Testing future Societies? Developing a framework for test beds and living labs as instruments of innovation governance

Testing future Societies? Developing a framework for test beds and living labs as instruments of innovation governance

Speaker: Prof. Dr. Sebastian Pfotenhauer, Technical University Munich (TUM)

Date: Wednesday, 12 June 2019
Time: 12.00 - 01.30 pm
Place: Seminar room SR 01, ground floor, Feistmantelstraße 4, 1180 Vienna (Guttenberghaus)

Participation is free of charge. Please register in advance at: law(at)boku.ac.at until 10 June 2019

"Test beds and living labs have emerged as a prominent approach to foster innovation across geographical regions and technical domains. They represent an experimental approach to innovation policy that aims at once to test, demonstrate, and advance new sociotechnical arrangements in a model environment under real-world conditions. In this talk, I develop an analytic framework for this distinctive approach to innovation. Our findings suggest that test beds do not simply test a technology under real-world conditions. Rather, they equally “test” society around a new set of technologies and associated modes of governance based on par-ticular visions of the future – occasionally against considerable resistance."

Sebastian Pfotenhauer is Assistant Professor of Innovation Research at the Munich Center for Technology in Society (MCTS) and the TUM School of Management, both Technical University of Munich. He is also the coordinator of the EU-Horizon2020 project SCALINGS. His research interests include science and innovation in international settings as well as co-creation and responsible innovation. He holds an S.M. in Technology Policy from MIT and a PhD in Physics from the University of Jena, Germany, and has received post-doctoral training at MIT and Harvard.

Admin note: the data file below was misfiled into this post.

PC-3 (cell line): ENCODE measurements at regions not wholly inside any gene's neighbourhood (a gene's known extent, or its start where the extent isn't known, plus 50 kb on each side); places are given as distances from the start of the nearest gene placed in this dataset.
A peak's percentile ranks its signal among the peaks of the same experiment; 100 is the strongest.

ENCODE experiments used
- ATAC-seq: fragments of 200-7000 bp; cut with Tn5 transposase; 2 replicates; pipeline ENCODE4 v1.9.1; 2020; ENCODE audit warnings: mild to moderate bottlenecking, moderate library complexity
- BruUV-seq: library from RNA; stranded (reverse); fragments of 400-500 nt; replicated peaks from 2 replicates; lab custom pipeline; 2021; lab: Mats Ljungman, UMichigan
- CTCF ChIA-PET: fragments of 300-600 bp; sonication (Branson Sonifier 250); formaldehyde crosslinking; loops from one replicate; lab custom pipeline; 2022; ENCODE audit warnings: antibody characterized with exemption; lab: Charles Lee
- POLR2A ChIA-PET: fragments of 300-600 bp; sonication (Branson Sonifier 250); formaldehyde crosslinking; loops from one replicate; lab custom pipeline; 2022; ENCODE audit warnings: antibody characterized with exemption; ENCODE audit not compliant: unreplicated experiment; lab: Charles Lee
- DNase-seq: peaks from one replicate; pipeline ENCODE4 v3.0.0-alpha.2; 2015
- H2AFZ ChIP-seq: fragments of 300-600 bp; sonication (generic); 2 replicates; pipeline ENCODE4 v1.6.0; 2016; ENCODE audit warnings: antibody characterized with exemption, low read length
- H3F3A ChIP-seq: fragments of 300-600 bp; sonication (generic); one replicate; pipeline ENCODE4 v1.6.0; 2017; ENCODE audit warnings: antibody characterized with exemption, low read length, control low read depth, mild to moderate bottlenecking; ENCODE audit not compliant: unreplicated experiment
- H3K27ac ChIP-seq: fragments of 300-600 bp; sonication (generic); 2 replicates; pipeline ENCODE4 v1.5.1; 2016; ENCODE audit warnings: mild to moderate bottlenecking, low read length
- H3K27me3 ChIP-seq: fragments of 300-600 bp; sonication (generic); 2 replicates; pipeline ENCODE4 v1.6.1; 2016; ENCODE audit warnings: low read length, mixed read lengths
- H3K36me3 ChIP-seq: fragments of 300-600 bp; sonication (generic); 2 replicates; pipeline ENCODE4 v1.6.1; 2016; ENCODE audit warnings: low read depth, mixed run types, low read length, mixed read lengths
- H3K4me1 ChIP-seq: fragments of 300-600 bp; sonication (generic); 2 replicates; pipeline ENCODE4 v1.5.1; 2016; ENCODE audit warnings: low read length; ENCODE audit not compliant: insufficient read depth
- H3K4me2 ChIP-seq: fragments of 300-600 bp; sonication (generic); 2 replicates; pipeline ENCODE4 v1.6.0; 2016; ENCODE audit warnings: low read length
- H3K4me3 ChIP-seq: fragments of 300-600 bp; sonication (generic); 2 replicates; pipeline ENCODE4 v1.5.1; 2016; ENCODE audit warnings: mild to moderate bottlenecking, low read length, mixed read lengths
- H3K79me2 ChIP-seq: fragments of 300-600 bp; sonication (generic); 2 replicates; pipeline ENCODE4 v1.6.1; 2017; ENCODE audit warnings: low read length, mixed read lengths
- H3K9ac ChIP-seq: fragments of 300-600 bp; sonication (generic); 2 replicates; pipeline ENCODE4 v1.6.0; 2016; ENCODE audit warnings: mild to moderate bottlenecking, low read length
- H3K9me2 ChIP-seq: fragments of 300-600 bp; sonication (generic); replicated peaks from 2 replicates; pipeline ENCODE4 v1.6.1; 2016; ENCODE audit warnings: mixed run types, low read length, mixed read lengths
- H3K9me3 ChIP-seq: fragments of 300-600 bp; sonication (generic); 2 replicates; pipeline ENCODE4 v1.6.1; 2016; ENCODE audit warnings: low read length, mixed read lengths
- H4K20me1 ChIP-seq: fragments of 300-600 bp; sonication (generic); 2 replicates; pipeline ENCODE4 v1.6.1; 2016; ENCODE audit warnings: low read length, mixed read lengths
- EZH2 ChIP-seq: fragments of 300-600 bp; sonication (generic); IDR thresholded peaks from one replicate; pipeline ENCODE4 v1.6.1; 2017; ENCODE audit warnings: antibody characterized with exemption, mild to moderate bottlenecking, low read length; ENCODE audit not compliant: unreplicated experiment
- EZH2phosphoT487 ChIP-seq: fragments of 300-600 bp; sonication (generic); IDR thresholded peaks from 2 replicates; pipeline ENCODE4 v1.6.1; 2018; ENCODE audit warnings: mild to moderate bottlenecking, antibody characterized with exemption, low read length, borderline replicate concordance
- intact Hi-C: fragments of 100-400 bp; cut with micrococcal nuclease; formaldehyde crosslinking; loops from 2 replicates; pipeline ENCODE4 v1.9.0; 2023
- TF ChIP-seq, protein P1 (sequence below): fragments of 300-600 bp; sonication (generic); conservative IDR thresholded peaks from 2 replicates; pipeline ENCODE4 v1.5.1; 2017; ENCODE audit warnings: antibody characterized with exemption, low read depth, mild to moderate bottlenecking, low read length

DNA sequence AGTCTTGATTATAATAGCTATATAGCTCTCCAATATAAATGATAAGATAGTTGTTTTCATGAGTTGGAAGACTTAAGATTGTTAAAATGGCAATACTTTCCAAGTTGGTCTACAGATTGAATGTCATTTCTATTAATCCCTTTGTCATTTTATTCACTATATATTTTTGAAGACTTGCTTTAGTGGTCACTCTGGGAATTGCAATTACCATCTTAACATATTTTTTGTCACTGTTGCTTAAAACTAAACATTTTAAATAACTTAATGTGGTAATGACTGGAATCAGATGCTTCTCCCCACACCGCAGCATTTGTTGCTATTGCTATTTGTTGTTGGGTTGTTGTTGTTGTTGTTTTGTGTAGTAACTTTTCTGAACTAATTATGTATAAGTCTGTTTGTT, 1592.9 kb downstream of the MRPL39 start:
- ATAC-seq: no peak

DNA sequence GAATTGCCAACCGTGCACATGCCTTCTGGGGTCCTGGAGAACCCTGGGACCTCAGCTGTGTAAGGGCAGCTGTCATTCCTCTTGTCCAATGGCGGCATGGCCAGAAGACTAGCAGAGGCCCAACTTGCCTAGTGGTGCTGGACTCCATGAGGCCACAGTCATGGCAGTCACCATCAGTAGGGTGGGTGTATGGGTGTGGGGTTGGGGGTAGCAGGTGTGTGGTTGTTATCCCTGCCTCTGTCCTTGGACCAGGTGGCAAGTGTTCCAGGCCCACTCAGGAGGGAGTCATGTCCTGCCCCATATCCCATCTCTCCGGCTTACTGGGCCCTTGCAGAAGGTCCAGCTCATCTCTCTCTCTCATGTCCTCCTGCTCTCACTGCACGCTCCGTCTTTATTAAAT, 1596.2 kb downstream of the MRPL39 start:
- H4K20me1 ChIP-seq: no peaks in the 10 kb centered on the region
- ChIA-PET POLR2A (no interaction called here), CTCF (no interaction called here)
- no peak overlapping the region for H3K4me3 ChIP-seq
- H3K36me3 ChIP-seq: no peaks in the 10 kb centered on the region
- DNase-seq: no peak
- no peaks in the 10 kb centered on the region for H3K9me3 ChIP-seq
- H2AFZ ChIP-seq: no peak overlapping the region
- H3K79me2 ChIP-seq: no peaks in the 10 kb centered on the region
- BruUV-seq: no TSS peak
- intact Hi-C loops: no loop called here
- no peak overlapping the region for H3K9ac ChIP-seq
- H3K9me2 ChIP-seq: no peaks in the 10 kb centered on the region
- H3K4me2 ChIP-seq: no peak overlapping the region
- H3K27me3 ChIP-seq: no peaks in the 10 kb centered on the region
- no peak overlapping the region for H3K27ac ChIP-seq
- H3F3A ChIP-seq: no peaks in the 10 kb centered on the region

How experiments become futures - Social learning for self-driving cars

How experiments become futures - Social learning for self-driving cars

Speaker: Dr. Jack Stilgoe, University College London (UCL)

Date: Thursday, 27 June 2019
Time: 12.00 - 01.30 pm
Place: Seminar room SR 02, ground floor, Feistmantelstraße 4, 1180 Vienna (Guttenberghaus)

Participation is free of charge. Please register in advance at: law(at)boku.ac.at until 25 June 2019

"Self-driving cars are currently learning to drive. Alongside well-publicised developments in machine learning, this also involves a more complicated process of social learning. Understanding and governing the politics of this technology means asking ‘Who is learning, what are they learning and how are they learning?’ On-road trials taking place in cities around the world offer a window into the social complexities of a debate that is often presented as technical. In his lecture, Jack Stilgoe will report on his previous research on the chaotic self-driving experimentation that has already taken place and describe the approach of his team’s new project “Driverless Futures?”."

Dr. Jack Stilgoe is an associate professor in Science and Technology Studies at UCL. He works on science and technology policy, particularly the governance of emerging technologies. Among other publications, he is the author of Experiment Earth: Responsible innovation in geoengineering. He leads “Driverless Futures?”, a three-year project funded by the Economic and Social Research Council to investigate how self-driving car technologies can be governed in the public interest.